Knowledge Center
Knowledge Center

PAM-4 Signaling

A high-speed signal encoding technique.


Pulse Amplitude Modulation with Four Levels, or PAM-4, is a signal encoding technique that uses four voltage levels to represent four combinations of two bits logic (00, 01, 10, and 11). It is used for some 56GHz channels and all 112GHz channels.

Non-Return-To-Zero (NRZ, sometimes also referred to as PAM-2), the previous widely used scheme, by contrast has two voltage levels to represent 0 and 1. It is commonly used in the 28GHz range and for some 56GHz channels.

PAM-4 has half the Nyquist frequency and twice the throughput for the same Baud rate compared to NRZ.

PAM-4 divides the normal voltage swing into three, for a total of four distinct values. For example, the number 3 would be transmitted using two consecutive “1” symbols in NRZ; that becomes a single symbol with PAM-4. The eye diagrams are significantly compressed for the smaller divisions. The binary values are extracted at the receiver by a “slicer.” Source: Bryon Moyer/Semiconductor Engineering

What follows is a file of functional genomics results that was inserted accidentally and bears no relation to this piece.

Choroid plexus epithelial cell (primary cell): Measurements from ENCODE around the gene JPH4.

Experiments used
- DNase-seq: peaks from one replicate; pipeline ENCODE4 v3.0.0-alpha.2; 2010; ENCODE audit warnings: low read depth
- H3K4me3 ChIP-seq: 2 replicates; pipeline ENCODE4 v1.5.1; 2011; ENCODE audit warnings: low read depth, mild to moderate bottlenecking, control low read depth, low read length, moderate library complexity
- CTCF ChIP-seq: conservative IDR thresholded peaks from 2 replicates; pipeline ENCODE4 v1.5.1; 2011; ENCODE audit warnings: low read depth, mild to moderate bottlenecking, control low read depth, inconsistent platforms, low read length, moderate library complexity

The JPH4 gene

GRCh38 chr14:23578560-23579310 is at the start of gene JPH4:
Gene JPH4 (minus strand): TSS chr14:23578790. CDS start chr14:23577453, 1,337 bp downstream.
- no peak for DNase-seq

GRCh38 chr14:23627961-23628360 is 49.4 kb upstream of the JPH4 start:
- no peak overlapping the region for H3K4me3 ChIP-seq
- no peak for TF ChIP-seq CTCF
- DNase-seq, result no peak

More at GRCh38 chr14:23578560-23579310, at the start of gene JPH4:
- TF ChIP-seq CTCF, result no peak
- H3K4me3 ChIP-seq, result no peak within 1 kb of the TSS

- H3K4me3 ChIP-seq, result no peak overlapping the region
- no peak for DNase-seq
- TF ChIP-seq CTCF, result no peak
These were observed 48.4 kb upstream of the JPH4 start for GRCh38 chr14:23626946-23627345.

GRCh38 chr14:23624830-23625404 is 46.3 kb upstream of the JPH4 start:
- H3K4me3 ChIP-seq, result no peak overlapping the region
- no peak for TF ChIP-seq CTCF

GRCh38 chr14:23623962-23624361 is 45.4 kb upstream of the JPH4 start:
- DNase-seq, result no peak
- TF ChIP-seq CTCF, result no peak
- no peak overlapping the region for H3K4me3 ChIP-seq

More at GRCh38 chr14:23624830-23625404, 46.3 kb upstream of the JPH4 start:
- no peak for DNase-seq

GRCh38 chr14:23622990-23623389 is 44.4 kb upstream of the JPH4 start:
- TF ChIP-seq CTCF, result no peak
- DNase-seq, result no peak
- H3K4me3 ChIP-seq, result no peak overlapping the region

With the move from NRZ to PAM-4, the signal-to-noise ratio (SNR) is reduced by 9dB, meaning a more powerful receiver is required, increasing energy consumption. Forward error correction (FEC) is also used to reduce the effect of noise. The FEC block itself adds to power consumption, but it may allow for a lower-power receiver.


Die-To-Die Connectivity


M2M's Network Impact